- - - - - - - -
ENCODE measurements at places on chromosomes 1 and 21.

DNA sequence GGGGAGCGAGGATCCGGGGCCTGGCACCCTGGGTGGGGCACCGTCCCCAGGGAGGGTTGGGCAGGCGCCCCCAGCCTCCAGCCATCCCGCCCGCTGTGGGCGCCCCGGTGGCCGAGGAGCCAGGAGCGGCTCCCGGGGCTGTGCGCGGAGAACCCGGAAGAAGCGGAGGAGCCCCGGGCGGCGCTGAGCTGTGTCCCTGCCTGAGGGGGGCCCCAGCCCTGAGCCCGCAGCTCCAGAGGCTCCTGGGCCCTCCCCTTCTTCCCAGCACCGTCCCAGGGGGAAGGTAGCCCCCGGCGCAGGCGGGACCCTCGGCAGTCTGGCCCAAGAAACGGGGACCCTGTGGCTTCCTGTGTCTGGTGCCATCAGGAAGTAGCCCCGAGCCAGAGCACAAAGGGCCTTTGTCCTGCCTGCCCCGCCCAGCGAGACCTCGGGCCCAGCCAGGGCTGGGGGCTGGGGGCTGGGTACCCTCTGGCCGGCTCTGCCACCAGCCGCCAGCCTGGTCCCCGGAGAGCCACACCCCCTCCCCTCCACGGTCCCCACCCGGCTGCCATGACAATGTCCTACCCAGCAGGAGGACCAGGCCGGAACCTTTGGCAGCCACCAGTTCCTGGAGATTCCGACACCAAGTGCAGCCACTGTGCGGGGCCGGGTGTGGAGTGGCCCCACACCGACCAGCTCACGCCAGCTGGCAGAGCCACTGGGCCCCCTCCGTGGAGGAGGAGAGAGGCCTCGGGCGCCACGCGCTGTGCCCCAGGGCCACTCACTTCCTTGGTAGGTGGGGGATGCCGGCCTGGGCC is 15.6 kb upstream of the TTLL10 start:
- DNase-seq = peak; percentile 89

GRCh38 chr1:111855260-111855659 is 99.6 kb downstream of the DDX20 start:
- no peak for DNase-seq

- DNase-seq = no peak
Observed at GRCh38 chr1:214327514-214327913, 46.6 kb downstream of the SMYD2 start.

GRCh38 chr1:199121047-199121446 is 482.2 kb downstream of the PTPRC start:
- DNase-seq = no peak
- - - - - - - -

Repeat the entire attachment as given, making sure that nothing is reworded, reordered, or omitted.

ENCODE measurements at places on chromosomes 1 and 21.

DNA sequence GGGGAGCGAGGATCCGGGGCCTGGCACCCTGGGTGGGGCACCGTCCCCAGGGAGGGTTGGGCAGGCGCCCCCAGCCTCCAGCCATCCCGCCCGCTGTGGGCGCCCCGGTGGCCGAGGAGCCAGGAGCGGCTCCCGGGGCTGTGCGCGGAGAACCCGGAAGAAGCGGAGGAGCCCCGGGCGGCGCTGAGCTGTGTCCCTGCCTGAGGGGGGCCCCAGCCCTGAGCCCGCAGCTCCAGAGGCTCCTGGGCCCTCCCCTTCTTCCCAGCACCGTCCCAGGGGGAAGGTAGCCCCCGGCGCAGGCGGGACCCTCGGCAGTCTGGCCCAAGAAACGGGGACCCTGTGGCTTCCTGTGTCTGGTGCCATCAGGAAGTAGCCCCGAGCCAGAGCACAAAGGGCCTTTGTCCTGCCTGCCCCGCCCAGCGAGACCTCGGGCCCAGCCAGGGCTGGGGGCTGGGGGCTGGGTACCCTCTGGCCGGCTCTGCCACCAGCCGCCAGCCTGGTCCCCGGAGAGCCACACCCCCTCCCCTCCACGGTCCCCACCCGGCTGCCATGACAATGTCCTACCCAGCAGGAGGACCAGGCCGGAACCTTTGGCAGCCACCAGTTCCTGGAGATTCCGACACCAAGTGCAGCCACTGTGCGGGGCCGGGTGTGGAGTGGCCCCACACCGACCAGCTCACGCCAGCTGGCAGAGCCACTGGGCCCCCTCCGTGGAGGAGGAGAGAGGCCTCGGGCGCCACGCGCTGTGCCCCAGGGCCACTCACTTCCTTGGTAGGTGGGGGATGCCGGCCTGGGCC is 15.6 kb upstream of the TTLL10 start:
- DNase-seq = peak; percentile 89

GRCh38 chr1:111855260-111855659 is 99.6 kb downstream of the DDX20 start:
- no peak for DNase-seq

- DNase-seq = no peak
Observed at GRCh38 chr1:214327514-214327913, 46.6 kb downstream of the SMYD2 start.

GRCh38 chr1:199121047-199121446 is 482.2 kb downstream of the PTPRC start:
- DNase-seq = no peak